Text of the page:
Senators OK Funding to Improve Their Own Cybersecurity

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The funding bump would raise the upper chamber’s cyber protections and train senators and staff in cyber hygiene.

Senate appropriators forwarded legislation to boost the upper chamber’s own funding to combat data breaches and cyber strikes.

The $28.6 million funding bump will be focused partly on raising cyber protections throughout the chamber and on training senators and their staffs in basic cyber hygiene practices, according to an outline.

The legislative funding bill also boosts funding for senators’ personnel and office expenses to support the rising cost of ensuring digital security.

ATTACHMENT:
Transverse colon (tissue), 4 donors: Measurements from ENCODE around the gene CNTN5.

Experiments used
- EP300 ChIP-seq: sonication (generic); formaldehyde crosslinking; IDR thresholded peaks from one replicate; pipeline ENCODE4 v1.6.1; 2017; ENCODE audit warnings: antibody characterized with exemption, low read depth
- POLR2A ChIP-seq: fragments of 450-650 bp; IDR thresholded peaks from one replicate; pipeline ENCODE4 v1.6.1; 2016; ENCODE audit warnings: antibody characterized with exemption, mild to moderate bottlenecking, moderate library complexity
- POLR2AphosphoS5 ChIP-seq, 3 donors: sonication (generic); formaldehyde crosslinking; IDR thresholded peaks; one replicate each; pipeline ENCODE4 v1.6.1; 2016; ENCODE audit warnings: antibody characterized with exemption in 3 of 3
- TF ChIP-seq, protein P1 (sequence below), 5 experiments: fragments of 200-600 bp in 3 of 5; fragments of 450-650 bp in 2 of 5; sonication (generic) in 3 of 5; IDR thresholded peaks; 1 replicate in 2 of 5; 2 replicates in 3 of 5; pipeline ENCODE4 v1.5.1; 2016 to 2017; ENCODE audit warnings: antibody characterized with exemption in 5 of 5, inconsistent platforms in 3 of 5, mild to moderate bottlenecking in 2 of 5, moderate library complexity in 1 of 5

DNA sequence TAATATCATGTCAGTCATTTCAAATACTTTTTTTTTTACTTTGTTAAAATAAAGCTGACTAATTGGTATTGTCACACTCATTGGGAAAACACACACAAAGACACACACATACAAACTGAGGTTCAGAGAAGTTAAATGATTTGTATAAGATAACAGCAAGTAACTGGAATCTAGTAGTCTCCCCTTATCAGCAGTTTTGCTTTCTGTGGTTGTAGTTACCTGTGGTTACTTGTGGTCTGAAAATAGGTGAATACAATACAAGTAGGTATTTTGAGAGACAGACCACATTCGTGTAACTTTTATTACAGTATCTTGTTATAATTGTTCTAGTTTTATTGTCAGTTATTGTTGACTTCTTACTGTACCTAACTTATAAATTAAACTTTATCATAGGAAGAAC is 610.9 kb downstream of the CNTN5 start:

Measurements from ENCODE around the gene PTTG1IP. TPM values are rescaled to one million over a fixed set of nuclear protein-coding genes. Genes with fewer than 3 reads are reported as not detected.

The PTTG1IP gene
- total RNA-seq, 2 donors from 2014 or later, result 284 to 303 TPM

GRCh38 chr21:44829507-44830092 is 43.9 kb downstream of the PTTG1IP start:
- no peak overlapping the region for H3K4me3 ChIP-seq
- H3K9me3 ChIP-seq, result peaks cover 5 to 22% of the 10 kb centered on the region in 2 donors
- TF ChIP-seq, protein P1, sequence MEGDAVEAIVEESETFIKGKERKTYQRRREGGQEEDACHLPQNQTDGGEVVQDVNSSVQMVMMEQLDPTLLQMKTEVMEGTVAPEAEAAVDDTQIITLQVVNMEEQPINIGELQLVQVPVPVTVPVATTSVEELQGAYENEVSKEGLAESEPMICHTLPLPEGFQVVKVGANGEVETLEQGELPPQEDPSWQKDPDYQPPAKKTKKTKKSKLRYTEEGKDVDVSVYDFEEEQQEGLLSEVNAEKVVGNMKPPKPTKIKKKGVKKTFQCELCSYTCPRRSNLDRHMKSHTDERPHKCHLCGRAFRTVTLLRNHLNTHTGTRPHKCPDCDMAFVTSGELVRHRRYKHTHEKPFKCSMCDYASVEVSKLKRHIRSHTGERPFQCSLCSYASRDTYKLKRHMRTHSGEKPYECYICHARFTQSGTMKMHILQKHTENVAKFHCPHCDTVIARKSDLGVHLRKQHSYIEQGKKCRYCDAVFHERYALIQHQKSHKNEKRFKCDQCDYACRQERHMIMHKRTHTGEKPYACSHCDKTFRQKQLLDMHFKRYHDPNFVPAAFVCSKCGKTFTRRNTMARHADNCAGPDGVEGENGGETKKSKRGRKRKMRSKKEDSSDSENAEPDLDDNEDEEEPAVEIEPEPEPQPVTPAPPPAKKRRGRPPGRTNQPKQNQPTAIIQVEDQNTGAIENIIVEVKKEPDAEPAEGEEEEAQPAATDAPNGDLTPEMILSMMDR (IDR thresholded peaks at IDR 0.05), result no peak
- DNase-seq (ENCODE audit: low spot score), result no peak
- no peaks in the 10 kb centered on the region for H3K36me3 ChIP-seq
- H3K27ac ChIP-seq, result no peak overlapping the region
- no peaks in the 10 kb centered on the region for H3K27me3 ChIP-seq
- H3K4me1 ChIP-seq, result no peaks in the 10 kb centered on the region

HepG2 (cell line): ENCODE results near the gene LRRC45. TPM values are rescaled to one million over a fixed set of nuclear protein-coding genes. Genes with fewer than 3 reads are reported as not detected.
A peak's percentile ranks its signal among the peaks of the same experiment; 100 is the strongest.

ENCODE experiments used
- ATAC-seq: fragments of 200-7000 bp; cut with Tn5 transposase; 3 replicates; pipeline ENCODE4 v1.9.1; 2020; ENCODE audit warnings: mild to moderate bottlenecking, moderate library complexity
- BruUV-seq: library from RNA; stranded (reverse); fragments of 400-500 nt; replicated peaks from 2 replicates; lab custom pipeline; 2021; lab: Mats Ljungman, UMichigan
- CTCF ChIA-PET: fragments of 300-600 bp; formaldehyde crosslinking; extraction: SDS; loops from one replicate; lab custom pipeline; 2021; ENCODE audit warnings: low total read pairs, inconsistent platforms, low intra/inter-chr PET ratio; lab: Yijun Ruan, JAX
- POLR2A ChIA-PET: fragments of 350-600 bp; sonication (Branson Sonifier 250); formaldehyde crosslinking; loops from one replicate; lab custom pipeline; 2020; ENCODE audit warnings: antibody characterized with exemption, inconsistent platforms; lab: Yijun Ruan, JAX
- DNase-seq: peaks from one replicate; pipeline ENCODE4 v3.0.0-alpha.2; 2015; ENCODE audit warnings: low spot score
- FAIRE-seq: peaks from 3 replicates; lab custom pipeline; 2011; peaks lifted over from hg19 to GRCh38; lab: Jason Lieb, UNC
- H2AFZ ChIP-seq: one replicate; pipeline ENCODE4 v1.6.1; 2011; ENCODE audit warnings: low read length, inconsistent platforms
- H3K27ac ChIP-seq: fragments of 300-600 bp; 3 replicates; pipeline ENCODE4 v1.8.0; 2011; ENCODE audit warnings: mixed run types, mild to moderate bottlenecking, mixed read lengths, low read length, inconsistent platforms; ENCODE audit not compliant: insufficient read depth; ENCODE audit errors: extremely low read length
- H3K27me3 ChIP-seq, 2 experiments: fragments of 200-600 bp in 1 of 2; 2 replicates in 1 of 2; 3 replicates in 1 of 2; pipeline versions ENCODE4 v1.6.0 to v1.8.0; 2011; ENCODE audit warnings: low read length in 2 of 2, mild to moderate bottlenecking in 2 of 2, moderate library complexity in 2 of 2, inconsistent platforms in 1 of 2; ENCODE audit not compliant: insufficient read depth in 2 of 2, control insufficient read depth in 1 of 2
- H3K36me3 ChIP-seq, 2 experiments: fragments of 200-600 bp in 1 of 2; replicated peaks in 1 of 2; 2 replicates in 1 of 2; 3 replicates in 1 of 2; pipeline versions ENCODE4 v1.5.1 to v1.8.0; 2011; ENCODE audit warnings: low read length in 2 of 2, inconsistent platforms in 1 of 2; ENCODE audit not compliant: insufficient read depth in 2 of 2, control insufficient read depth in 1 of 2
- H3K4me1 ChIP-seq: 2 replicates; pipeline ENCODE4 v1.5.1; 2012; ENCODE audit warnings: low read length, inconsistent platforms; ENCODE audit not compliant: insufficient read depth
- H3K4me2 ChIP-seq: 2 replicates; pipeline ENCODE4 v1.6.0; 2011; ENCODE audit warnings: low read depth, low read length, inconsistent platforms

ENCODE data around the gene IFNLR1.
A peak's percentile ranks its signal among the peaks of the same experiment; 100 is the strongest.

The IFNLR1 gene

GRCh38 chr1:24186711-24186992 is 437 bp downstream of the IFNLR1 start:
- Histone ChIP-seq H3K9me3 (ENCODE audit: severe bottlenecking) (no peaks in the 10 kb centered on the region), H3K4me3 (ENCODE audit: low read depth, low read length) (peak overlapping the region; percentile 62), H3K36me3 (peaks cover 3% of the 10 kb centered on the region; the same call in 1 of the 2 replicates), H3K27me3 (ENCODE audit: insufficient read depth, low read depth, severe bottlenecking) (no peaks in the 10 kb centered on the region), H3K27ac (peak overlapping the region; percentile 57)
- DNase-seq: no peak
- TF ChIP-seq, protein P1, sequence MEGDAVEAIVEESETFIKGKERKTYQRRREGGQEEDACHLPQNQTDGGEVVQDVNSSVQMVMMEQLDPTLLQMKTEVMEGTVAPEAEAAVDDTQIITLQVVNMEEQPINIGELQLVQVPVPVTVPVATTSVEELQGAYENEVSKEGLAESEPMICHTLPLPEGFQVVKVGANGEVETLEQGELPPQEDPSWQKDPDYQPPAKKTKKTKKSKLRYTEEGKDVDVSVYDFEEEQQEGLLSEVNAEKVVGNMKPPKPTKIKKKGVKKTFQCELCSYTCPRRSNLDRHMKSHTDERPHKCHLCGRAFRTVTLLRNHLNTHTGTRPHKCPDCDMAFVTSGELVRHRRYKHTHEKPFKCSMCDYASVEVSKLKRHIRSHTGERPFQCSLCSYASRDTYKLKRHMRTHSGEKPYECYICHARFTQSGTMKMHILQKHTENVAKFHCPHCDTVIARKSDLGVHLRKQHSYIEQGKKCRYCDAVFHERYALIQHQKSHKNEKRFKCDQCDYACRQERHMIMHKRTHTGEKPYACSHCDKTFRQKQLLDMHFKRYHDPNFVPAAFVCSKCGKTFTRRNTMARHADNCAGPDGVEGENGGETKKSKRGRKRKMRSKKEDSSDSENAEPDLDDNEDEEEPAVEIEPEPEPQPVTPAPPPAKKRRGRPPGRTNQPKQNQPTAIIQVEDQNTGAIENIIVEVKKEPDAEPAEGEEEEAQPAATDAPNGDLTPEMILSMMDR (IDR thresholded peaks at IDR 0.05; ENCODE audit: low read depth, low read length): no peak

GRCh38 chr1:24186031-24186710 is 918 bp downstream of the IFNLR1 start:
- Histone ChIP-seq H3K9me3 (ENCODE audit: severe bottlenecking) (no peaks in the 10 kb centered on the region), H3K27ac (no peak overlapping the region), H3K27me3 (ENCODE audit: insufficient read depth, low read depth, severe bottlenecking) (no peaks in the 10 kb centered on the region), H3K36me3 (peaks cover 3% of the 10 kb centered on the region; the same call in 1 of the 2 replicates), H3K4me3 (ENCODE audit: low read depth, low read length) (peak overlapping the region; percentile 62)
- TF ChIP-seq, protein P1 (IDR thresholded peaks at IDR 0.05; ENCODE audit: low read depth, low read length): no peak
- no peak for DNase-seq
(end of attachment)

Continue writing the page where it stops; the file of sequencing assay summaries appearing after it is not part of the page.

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A separate bill forwarded by Senate appropriators Thursday cuts funding for the government’s cyber standards agency, but by far less than House appropriators or President Donald Trump hope to.

The Senate bill would reduce the National Institute of Standards and Technology funding by $8 million from the prior fiscal year to $944 million. By contrast, the House version of that bill cuts NIST funding by $87 million, and the president’s budget proposal would reduce funding by $227 million.

NIST plans to manage funding cuts so the agency’s cyber mission is affected less than other divisions, NIST Information Technology Laboratory Director Chuck Romine has said.

The Senate bill also hikes funding for FBI cyber investigations, part of an overall $213 million funding spike at the bureau, and provides at least $60 million for U.S. federal attorneys to prosecute cyber crimes.

Both spending bills will head to the Senate floor. Final approval will depend on reaching numerous spending compromises between the House and Senate, which is far from assured.